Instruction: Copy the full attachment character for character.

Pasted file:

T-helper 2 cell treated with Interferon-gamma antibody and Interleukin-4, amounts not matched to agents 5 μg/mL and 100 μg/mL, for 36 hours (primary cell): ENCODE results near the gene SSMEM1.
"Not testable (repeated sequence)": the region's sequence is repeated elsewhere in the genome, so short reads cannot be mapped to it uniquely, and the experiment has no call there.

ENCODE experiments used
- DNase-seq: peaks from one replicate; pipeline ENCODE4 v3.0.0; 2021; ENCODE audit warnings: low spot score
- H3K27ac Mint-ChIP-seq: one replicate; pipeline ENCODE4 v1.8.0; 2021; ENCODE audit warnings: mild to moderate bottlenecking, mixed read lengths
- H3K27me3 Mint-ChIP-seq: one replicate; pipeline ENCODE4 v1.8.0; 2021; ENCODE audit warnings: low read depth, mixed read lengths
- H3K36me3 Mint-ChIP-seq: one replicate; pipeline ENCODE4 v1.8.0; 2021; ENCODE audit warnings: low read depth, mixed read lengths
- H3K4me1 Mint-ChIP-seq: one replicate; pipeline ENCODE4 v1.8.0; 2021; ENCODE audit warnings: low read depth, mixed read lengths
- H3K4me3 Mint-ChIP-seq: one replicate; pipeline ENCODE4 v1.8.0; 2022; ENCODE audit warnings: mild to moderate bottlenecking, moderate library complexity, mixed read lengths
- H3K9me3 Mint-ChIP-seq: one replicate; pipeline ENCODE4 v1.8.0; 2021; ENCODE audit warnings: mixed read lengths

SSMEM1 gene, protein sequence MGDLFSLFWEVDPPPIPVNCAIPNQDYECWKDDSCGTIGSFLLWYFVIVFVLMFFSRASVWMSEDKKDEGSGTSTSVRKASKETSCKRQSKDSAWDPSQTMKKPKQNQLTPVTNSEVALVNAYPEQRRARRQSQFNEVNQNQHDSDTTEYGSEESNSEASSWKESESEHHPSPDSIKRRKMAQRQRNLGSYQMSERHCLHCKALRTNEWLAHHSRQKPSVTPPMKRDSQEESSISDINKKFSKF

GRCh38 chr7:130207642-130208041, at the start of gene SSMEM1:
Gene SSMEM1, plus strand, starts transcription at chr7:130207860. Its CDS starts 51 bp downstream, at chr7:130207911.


T-helper 2 cell treated with Interferon-gamma antibody and Interleukin-4, amounts not matched to agents 5 μg/mL and 100 μg/mL, for 36 hours (primary cell): ENCODE results near the gene SSMEM1.
"Not testable (repeated sequence)": the region's sequence is repeated elsewhere in the genome, so short reads cannot be mapped to it uniquely, and the experiment has no call there.

ENCODE experiments used
- DNase-seq: peaks from one replicate; pipeline ENCODE4 v3.0.0; 2021; ENCODE audit warnings: low spot score
- H3K27ac Mint-ChIP-seq: one replicate; pipeline ENCODE4 v1.8.0; 2021; ENCODE audit warnings: mild to moderate bottlenecking, mixed read lengths
- H3K27me3 Mint-ChIP-seq: one replicate; pipeline ENCODE4 v1.8.0; 2021; ENCODE audit warnings: low read depth, mixed read lengths
- H3K36me3 Mint-ChIP-seq: one replicate; pipeline ENCODE4 v1.8.0; 2021; ENCODE audit warnings: low read depth, mixed read lengths
- H3K4me1 Mint-ChIP-seq: one replicate; pipeline ENCODE4 v1.8.0; 2021; ENCODE audit warnings: low read depth, mixed read lengths
- H3K4me3 Mint-ChIP-seq: one replicate; pipeline ENCODE4 v1.8.0; 2022; ENCODE audit warnings: mild to moderate bottlenecking, moderate library complexity, mixed read lengths
- H3K9me3 Mint-ChIP-seq: one replicate; pipeline ENCODE4 v1.8.0; 2021; ENCODE audit warnings: mixed read lengths

SSMEM1 gene, protein sequence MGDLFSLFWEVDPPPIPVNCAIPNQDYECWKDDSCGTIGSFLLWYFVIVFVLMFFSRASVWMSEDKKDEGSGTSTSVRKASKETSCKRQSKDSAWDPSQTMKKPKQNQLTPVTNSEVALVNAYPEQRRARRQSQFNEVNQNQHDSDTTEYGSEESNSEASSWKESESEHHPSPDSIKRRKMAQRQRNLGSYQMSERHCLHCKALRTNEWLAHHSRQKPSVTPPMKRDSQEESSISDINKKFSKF

GRCh38 chr7:130207642-130208041, at the start of gene SSMEM1:
Gene SSMEM1, plus strand, starts transcription at chr7:130207860. Its CDS starts 51 bp downstream, at chr7:130207911.